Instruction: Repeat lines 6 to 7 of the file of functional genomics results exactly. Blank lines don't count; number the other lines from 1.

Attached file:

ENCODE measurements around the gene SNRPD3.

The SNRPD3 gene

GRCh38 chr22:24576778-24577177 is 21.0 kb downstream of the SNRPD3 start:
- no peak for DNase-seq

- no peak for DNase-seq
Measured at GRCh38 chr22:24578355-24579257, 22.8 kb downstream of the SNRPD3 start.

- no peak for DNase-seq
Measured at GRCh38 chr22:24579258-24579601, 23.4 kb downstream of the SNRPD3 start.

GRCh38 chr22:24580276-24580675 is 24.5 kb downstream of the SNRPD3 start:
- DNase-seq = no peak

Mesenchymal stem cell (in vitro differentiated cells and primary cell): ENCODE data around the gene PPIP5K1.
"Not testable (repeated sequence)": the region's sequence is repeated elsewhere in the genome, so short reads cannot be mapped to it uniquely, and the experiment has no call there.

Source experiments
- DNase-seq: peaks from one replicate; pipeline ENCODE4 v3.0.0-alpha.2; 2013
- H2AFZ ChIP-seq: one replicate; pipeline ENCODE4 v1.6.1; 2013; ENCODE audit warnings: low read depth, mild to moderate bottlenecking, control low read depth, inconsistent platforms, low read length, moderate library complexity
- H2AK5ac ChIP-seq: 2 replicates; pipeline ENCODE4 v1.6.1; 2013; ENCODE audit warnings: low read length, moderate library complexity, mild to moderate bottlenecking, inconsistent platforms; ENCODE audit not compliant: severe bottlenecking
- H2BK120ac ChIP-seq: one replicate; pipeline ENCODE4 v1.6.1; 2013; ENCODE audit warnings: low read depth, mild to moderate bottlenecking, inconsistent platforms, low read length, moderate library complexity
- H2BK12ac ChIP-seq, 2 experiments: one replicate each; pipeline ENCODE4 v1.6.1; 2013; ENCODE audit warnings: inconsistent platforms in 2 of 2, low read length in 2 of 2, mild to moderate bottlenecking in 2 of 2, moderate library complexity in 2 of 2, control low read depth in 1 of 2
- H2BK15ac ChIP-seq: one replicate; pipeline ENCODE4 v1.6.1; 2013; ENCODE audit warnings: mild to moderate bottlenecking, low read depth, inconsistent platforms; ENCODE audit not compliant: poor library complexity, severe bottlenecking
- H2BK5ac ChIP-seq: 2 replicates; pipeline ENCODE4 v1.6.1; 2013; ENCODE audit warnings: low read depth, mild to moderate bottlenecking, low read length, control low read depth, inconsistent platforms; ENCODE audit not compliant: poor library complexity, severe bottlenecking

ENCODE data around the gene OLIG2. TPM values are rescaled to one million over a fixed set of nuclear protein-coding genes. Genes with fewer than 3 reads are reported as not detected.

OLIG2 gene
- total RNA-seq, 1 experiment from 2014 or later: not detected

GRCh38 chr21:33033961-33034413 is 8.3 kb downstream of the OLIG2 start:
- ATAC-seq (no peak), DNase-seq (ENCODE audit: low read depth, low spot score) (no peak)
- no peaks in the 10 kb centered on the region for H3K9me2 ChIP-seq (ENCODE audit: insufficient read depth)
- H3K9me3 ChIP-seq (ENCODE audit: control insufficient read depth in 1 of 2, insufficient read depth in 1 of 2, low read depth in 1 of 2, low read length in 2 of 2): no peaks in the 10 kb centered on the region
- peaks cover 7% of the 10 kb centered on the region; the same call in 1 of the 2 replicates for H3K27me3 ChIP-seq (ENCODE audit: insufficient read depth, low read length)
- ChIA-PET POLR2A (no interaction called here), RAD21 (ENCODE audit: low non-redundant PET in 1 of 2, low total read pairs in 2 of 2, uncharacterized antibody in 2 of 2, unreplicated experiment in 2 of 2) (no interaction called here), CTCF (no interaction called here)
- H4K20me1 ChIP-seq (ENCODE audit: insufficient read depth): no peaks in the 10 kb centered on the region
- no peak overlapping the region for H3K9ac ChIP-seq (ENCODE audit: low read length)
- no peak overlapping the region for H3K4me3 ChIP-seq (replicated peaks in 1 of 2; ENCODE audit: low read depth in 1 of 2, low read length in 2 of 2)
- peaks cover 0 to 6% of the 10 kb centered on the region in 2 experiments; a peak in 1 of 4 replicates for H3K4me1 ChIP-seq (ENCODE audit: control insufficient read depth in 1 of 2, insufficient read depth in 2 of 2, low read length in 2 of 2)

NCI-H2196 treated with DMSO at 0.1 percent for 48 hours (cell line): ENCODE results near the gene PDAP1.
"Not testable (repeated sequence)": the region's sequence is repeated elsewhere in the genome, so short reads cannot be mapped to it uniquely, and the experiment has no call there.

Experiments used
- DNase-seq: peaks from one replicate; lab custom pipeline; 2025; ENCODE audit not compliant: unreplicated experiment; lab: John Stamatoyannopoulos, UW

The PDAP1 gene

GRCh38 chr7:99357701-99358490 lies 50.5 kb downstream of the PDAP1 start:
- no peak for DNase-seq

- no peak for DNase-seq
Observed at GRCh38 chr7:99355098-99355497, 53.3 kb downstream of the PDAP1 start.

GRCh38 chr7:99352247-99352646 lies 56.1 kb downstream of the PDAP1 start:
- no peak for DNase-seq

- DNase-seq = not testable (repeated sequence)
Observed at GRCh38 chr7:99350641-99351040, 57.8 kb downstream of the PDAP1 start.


Measured at GRCh38 chr22:24578355-24579257, 22.8 kb downstream of the SNRPD3 start.

- no peak for DNase-seq